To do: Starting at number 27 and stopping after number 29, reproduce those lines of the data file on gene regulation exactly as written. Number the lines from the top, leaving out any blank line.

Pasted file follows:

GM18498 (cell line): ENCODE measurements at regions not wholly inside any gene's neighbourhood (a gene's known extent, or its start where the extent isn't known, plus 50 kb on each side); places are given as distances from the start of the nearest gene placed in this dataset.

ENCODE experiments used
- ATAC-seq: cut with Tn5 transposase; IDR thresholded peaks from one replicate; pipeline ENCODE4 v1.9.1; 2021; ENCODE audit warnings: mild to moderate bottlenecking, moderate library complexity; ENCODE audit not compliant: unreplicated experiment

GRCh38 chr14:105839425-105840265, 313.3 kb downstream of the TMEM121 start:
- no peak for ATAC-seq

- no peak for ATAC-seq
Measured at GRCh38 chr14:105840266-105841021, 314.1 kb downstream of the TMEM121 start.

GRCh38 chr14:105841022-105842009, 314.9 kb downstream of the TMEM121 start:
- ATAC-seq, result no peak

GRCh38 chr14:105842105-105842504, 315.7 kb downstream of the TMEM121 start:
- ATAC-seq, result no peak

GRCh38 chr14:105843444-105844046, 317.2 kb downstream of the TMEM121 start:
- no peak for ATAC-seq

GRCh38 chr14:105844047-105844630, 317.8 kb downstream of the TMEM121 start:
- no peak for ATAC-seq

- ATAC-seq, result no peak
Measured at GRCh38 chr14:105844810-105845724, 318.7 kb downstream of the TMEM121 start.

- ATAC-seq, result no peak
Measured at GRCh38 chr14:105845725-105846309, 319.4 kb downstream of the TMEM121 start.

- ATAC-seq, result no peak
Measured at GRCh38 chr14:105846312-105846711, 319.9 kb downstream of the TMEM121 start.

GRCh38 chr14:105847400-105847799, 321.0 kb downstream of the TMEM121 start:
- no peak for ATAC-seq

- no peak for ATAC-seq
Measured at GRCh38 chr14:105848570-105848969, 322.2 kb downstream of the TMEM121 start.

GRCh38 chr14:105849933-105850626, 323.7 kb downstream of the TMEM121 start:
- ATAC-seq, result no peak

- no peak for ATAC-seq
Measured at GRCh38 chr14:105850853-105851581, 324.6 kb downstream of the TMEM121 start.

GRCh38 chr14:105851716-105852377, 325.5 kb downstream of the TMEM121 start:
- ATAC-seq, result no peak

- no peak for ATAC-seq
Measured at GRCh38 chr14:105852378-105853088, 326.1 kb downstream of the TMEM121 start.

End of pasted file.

- ATAC-seq, result no peak

- no peak for ATAC-seq
Measured at GRCh38 chr14:105850853-105851581, 324.6 kb downstream of the TMEM121 start.